Lawrence's career as a winger in professional football lasted for ten years during which time he went on to clubs like Leicester City and the Premier League with Bradford City. He also achieved 42 caps for Jamaica. At 37, he is now playing for Harrow Borough in the Isthmian League.

But Harrow is only part of his life. There is another side where he is putting to good use his experience of being both at the bottom and the top of the world.

And so, early in 2007, he started the Jamie Lawrence Football Academy with the aim of training and mentoring young players with talent and also giving young kids an identity through football. "They may not become professional footballers but they can make something good of their lives with what talents they've got. I'm like a father figure to them and they say things to me they wouldn't tell others."

His HQ is at Nightingale School, a South London school where boys are sent who are disruptive or not coping at ordinary schools. Jamie's new business partner Carl Samuels was already working with young people at the school when he heard about Jamie and realised that there was a lot of potential in what he was doing.

"Jamie understands where the kids are mentally," explains Carl. He can build and instant relationship with young people. We want to work with kids who risk of being excluded from school (the equivalent of being expelled on a temporary basis) or at risk of offending. We want to re-engage young people into full-time education and football teaches them the discipline and life skills to do this. Some of our kids come from very disturbed backgrounds are involved in stabbings and robberies, even as young as 11."

Head Teacher, Richard Gadd, expands: "We take boys here with a wide variety of problems ranging from ADHD [Attention Deficit Hyperactivity Disorder] or Tourette's Syndrome to abused or disadvantaged kids in care who have social problems. Often they are loners because of inappropriate behaviour or lack of communication skills. They end up having very brief friendships of a couple of weeks with other children and then they say or do the wrong thing and get ostracised. That's why they often join gangs because odd behaviour is more acceptable in gang culture and they can feel part of a 'family'.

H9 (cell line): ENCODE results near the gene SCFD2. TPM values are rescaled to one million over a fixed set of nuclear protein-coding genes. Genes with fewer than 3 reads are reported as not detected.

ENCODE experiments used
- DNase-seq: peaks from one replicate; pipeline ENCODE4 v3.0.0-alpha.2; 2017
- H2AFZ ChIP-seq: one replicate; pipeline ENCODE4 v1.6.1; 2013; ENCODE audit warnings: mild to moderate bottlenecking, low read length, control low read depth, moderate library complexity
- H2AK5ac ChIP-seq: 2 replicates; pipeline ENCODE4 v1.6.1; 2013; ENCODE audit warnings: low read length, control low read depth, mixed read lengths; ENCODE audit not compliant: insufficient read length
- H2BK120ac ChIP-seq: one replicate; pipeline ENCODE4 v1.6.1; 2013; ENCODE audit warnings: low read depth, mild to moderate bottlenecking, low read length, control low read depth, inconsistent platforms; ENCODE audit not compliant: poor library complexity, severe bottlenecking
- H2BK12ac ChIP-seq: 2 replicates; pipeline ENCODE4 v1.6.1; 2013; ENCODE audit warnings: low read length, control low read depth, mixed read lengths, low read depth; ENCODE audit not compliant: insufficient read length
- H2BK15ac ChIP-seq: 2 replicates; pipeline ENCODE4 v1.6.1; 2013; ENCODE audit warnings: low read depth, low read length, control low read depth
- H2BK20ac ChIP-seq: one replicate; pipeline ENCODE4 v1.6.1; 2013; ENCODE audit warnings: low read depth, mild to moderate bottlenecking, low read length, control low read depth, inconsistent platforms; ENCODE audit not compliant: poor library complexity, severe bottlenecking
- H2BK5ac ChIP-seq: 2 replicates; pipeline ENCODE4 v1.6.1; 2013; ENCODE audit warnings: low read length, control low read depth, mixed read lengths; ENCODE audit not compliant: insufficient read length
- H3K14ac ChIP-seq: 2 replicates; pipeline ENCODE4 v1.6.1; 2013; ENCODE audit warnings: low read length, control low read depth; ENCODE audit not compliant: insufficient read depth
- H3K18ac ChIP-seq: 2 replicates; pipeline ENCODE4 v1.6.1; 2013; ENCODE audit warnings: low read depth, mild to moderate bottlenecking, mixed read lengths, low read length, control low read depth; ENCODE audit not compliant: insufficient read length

"What Jamie has to offer is that he understands why young people get into gang and drug culture and wants to direct them children away from that and give them something to focus their minds on. Everyone's an individual but not everyone fits school but Jamie engages many kids here who didn't attend classes but now they come so that they can play football. Even former complete non-attendees come in most days. Jamie moulds them into a team and it's a social event."

Every day Jamie is down at Nightingale School working with the boys on football training on a small and sloping pitch area at the back of the school.

The lure of football is strong but it takes a man like Lawrence to understand what the game can give to young men: "Firstly, it teaches them discipline. Lads don't like being told what to do. If they don't like history, or English, or maths and they aren't very good at it, they'll hide their inadequacies by being the class joker; the swagger; the clothes. They get into trouble with the teacher. Then they're excluded from school which sets them back further and into a spiral which can lead to vandalism and crime.

"One of the things I'm trying to teach the kids now is that, when you get a knock-back, your confidence suffers but that's when you dust yourself off and you come back stronger. Keep knocking on the door and one day one will open for you. There are kids out there who can take a lesson from me. This is more rewarding than anything else I've done in my life."